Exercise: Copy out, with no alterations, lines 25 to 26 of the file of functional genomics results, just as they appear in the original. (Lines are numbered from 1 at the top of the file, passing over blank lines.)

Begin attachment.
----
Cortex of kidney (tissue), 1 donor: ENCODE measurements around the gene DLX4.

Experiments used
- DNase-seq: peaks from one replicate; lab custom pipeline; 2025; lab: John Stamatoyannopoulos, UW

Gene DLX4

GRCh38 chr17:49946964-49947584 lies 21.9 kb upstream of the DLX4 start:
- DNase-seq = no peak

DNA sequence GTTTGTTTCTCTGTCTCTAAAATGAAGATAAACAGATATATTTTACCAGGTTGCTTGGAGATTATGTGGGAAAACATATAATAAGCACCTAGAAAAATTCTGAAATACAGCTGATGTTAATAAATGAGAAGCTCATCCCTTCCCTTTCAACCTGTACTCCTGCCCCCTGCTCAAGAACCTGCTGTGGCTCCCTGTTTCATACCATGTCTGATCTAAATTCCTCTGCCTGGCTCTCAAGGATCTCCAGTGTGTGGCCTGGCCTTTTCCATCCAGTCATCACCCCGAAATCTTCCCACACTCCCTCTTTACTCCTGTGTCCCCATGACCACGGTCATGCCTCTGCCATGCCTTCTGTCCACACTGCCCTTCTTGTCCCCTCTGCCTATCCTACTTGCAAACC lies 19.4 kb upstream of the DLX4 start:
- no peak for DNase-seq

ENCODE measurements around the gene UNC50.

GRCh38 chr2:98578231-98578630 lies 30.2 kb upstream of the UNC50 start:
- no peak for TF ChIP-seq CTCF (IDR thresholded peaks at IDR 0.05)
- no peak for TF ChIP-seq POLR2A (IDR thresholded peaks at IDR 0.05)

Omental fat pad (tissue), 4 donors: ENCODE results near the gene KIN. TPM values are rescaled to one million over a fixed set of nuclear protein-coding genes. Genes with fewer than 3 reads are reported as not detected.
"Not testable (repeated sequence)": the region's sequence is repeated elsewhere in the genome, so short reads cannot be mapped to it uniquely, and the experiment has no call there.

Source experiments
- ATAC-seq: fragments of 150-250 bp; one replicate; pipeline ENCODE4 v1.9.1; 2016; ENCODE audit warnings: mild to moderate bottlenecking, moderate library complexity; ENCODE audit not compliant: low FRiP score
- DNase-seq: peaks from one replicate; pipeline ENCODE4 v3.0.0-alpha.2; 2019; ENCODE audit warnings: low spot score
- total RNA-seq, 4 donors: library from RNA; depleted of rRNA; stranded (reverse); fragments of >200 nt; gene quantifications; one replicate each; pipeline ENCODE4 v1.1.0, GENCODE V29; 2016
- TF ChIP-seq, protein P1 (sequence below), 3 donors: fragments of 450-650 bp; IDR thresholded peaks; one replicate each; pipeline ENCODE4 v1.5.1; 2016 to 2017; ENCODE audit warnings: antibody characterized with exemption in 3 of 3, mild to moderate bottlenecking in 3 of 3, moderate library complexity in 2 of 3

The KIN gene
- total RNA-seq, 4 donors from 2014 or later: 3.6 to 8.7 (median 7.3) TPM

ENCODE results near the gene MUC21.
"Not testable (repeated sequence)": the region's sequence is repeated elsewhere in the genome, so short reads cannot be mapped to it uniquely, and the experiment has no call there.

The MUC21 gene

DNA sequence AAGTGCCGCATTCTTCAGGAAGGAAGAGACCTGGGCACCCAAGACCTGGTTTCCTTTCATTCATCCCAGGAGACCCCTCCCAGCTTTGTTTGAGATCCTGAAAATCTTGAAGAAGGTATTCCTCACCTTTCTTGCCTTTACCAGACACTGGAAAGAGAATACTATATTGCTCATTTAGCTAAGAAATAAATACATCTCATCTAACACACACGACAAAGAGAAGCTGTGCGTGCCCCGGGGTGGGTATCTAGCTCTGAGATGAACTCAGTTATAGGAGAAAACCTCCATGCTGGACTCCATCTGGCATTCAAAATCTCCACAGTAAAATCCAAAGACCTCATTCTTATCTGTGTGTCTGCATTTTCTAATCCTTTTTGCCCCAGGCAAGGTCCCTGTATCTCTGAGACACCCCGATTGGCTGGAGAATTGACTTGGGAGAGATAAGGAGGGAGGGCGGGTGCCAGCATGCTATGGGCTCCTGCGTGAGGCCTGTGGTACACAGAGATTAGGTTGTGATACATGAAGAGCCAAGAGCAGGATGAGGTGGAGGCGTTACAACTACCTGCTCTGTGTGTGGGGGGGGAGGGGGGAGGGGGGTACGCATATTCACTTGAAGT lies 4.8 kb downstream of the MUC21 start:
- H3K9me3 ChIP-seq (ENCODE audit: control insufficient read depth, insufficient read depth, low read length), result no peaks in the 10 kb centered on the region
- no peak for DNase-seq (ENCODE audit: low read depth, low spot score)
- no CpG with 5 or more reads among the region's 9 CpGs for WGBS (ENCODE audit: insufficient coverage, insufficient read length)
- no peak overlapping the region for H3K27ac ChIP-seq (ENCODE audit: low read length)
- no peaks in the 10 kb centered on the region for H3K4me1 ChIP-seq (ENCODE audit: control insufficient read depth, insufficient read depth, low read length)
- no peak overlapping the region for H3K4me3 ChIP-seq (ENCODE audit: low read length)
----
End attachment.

DNA sequence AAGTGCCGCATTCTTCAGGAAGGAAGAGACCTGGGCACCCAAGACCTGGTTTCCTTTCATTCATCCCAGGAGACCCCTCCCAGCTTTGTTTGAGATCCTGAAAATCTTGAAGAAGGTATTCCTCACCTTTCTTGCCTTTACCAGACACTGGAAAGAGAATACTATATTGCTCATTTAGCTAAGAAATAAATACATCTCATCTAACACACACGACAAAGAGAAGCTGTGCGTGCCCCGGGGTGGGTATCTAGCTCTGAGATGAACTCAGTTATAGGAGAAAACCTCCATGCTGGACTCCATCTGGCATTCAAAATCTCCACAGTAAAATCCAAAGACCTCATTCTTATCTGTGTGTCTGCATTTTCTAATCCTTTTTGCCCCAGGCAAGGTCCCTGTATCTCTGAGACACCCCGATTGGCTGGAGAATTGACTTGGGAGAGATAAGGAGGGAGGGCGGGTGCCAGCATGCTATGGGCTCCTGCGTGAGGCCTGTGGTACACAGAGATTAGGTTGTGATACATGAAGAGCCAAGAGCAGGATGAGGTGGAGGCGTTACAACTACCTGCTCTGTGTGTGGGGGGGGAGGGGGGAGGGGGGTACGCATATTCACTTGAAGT lies 4.8 kb downstream of the MUC21 start:
- H3K9me3 ChIP-seq (ENCODE audit: control insufficient read depth, insufficient read depth, low read length), result no peaks in the 10 kb centered on the region